Molded fiberglass stub cleats, painted white and ready for installation.
The port side cleat installed on the deck.
Starboard side cleat installed on the deck.
The perfect boat seats
Fuel tank set in place in the Whaler with deck cleats in the recesses of the plastic fuel tank.
The starboard side fiberglass cleat fits perfectly.
The boat seat bench holds the fuel tank securely in place.
The refinished console and new mahogany thwart bench seat. You can just barely see the battery where I placed it under the console.
Super Sport to Sport Conversion
When we bought our 1989 Boston Whaler 15 back in 2001, it was a Super Sport model. These had a railing that wrapped all the way around the bow and back nearly to the stern, and a thwart seat forward of the console. The Super Sport also came with a nice bow chock fitting in place of the standard running light. The main seat had a backrest and a fiberglass storage box underneath. The box was accessible by lifting the hinged seat, or by a small hatch behind the backrest.
Maybe this arrangement worked on the 17 foot Whalers, but it didn't fit on a 15' boat. The backrest was too low, and the whole seat was set too far forward to accommodate the part of the storage box behind the backrest. The railing was only as high as my shins around the bow, and made it difficult to get on and off at beaches. There were 12 and 6 gallon fuel tanks in the stern of the boat, along with the battery, so there was only one place I could put my foot down aft of the helm bench.
All that fancy stuff had to go.
First, the Bow Rail
I cut the railing, bought a couple of 90 degree pieces and stanchion bases, and ended the bow rail forward of the front seat. It's not as neat as the bend at the aft end, but it makes a nice hand grip for forward passengers. Having the rail removed from the bow itself makes it easier to get on and off the forward part of the boat. If you don't want to cut and modify railings, you can buy Boston Whaler stainless rails online.
The Helm Bench and Storage Box
I took out the helm bench/storage box. The mahogany bench seat and backrest were both just a bit too short for what I wanted to do next, so I used the front seat, which was already the perfect length. After an exhaustive search of local marine hardware stores and discount stores, I could not find any good boat seats. I found some cheap boat seats at Wal Mart that were OK, but the padding wasn't very thick. I found some expensive ones at various boating stores, but most were upholstered plywood and foam construction. I knew that once I got them wet, it would be the beginning of the end, and there would be nothing to do about it.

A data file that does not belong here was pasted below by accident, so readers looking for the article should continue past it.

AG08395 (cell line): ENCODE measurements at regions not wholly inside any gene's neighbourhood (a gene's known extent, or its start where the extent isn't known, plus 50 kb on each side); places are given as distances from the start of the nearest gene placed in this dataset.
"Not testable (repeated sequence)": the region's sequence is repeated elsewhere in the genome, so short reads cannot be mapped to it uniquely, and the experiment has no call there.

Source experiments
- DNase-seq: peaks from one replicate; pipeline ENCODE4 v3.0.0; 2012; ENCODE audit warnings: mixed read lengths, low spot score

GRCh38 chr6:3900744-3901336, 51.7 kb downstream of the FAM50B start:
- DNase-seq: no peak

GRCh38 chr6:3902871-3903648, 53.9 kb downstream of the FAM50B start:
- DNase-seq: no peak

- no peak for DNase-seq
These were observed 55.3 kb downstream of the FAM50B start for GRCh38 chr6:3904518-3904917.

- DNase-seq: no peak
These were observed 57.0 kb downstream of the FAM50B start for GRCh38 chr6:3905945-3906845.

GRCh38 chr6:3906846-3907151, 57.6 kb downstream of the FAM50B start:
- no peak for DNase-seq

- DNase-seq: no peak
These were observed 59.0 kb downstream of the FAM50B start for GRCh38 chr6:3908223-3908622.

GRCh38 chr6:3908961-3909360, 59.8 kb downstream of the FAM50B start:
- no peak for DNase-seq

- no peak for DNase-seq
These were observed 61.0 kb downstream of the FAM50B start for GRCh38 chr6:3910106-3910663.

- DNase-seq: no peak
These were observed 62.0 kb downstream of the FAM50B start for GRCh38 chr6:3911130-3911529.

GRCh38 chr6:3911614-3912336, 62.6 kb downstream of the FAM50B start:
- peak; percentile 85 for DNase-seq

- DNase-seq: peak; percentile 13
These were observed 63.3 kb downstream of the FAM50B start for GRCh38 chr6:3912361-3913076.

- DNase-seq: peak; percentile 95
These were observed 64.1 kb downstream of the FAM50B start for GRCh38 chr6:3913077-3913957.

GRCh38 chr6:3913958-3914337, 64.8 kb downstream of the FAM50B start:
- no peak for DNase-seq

In Search of the Perfect Boat Seats
Boat seats with removable covers were junk, and not comfortable. Boat seats with fixed covers would get soaked and mildew and the wood would rot. I found some seats with good thick foam cushions, nice high backrest at a good angle, and hinged to fold down out of the way. Construction is all aluminum and rotomolded plastic, and the foam inserts can be removed from the seat covers, which snap on with a few ordinary marine snap buttons. Outstanding. They were everything I wanted, and cheaper than the plywood ones. These can be properly dried out when we get them wet, and the structural parts are impervious to salt water corrosion.
I bought them, and bought a couple of swivel bases to mount on the bench seat. I bought the best low-profile swivel seat bases I could find, but could not find any which will really last a long time in the salt environment. Before installing them, I coated them with LPS-3 corrosion inhibitor and set them in the sun to bake for a while. I am careful to rinse them out after use, but they are now 6 years old, and you can see and feel some rust.